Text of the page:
Continuing from the Microsoft Office Cheat Checker program, this adds automatic grading to the base application for two of the class' assignments: HTML and Javascript.

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Status:   Stopped
Reason:   Very difficult to treat all edge cases (students grades) fairly

Using the Microsoft Office Cheat Checker application as a base, I wanted to add in automatic grading for two of the class’ assignments: HTML and Javascript. These assignments have the students modifying base HTML and Javascript files to teach them fundamental modifications such as creating hyperlinks, changing font sizes and colors, adding If/Else If/Else function cases, onMouseOver events, etc., so the changes we expect the students to make are fairly rigidly defined.

This project exploits the fact that each of the assignment requirements can be implemented in a small number of ways, so “grading” can be done by searching for the existence of particular strings, or the absence of particular strings.

Grading for the majority of the students is fairly straight forward, because the majority of the students end up doing 100% of each requirement, or 0% of each requirement, so it’s easy to definitely say they have a 100% match for a term or a 0% match for the term. Grading for the outliers is a bit trickier.

As an example of a simpler outlier case, one of the Javascript assignment requirements is to change the Javascript alert so that instead of saying “Leaving so soon?”, it says “Have a nice day!”. It’d be trivial to search for “Have a nice day!”, but what if a student gets more creative than that and puts “See ya!” instead? We could search the document to see if it doesn’t contain “Leaving so soon?”, but that gives credit to the person who deletes the alert entirely.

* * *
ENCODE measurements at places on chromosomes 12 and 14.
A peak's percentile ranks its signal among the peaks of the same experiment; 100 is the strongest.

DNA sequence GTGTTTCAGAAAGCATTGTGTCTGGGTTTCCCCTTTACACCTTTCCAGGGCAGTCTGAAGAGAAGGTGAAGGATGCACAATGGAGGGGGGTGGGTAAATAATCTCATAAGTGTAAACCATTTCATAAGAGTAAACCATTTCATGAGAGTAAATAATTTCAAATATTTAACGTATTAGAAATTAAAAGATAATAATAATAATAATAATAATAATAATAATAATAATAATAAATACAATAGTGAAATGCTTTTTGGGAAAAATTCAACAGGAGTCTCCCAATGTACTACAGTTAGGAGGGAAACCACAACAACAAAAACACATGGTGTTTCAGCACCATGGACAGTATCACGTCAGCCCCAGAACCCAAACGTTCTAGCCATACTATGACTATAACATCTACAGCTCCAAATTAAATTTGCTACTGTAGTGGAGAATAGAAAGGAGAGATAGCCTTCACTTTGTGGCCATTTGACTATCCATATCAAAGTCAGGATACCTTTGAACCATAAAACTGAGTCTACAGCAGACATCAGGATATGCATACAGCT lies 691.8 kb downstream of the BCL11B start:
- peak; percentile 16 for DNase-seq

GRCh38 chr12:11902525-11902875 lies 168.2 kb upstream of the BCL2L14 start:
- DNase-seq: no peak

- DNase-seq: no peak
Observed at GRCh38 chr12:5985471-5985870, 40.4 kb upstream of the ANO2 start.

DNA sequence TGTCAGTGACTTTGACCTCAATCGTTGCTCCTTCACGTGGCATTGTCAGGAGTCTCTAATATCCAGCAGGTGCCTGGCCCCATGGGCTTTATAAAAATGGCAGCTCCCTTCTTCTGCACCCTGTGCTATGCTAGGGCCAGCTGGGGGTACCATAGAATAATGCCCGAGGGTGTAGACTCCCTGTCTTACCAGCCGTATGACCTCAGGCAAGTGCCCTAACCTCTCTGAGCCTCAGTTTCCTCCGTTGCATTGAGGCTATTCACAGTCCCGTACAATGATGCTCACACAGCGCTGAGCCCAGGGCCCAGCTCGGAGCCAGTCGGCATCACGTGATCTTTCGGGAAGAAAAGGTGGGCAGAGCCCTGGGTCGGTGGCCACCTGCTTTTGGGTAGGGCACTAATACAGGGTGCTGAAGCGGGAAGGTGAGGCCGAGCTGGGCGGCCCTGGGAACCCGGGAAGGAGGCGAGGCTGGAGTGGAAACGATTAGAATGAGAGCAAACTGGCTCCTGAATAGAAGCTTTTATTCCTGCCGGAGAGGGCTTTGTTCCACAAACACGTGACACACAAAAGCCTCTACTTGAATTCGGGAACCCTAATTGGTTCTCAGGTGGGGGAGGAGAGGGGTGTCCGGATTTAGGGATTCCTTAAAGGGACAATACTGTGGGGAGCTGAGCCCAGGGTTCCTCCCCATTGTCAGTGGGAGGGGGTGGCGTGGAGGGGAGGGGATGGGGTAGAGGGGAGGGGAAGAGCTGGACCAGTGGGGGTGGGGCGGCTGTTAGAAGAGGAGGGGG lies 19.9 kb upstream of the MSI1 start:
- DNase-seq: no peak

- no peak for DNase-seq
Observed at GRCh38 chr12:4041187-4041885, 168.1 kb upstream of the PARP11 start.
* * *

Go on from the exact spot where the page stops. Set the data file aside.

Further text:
A great way to solve this problem is to use regular expressions for pattern matching. Now, we can search for alert\(\"(.*)\"\);, and check to make sure the stuff inside the alert message is not “Leaving so soon?”. As powerful as this is, it still doesn’t catch the case where someone simply adds a space in the message, or changes a single character, but that at least means the person saw the alert and changed it.

The two big challenges (and coincidentally the two ultimate hang-ups) are dealing with partial credit, and checking that the code actually works. The student might have included all of the assignment requirements, but what if their page doesn’t do what it’s supposed to when the Submit button is pressed, or if they forgot a less-than symbol or semicolon and the pattern we’re searching for doesn’t match? When I manually grade assignments, I can peek at the code to see how severe their mistake was and give partial credit based on how close they were, but that is very difficult to do, and especially to do fairly.

In developing this grader application, I spent quite a bit of time checking through students’ assignments to ensure that their files were graded fairly, and I found that there was a significant chance that I would run into the partial grade situation without good resolve. I think it could work with enough tests to cover all of the edge cases, but until then, I wouldn’t feel right assigning a lower grade to a student than they deserved because my program didn’t catch their tricky implementation.